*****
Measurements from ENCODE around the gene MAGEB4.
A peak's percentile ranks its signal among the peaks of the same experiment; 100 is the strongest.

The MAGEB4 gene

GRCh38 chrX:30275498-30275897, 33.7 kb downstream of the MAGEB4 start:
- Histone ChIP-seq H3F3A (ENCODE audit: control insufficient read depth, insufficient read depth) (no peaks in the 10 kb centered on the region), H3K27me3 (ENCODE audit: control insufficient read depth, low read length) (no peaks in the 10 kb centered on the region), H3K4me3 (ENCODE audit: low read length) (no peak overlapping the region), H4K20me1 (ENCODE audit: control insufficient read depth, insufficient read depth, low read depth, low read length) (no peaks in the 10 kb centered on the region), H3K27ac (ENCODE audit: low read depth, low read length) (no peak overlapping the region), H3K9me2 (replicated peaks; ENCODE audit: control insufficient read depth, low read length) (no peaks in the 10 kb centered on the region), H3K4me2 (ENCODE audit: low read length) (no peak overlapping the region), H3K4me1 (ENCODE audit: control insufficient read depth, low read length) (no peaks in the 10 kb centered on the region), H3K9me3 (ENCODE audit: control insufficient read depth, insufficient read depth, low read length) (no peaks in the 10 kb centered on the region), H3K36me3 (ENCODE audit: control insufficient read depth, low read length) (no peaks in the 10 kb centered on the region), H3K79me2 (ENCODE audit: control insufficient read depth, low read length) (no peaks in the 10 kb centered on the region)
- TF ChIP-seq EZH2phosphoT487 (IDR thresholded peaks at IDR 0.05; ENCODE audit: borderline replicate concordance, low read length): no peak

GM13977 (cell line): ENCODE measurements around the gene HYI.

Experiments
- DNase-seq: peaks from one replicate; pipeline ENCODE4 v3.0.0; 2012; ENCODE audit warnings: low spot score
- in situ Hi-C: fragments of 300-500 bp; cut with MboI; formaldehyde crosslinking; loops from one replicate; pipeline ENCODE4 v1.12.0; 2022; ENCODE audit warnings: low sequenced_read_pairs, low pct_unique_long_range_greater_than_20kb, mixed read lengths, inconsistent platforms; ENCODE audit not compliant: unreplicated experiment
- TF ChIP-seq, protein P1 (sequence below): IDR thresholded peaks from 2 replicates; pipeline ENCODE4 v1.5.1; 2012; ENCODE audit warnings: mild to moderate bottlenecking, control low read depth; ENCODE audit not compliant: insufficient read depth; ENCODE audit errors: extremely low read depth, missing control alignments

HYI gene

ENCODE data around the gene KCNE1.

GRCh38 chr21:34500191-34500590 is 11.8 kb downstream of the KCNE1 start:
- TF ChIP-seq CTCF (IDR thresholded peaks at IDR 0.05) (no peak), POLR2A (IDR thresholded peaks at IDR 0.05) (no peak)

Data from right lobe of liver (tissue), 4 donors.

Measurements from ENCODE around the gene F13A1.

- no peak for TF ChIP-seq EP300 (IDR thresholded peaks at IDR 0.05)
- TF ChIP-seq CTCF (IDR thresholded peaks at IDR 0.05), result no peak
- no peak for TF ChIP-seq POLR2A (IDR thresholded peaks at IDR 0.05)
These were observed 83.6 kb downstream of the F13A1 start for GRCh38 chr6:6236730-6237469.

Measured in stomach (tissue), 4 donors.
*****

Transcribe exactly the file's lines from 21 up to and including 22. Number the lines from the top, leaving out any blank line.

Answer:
These were observed 83.6 kb downstream of the F13A1 start for GRCh38 chr6:6236730-6237469.

Measured in stomach (tissue), 4 donors.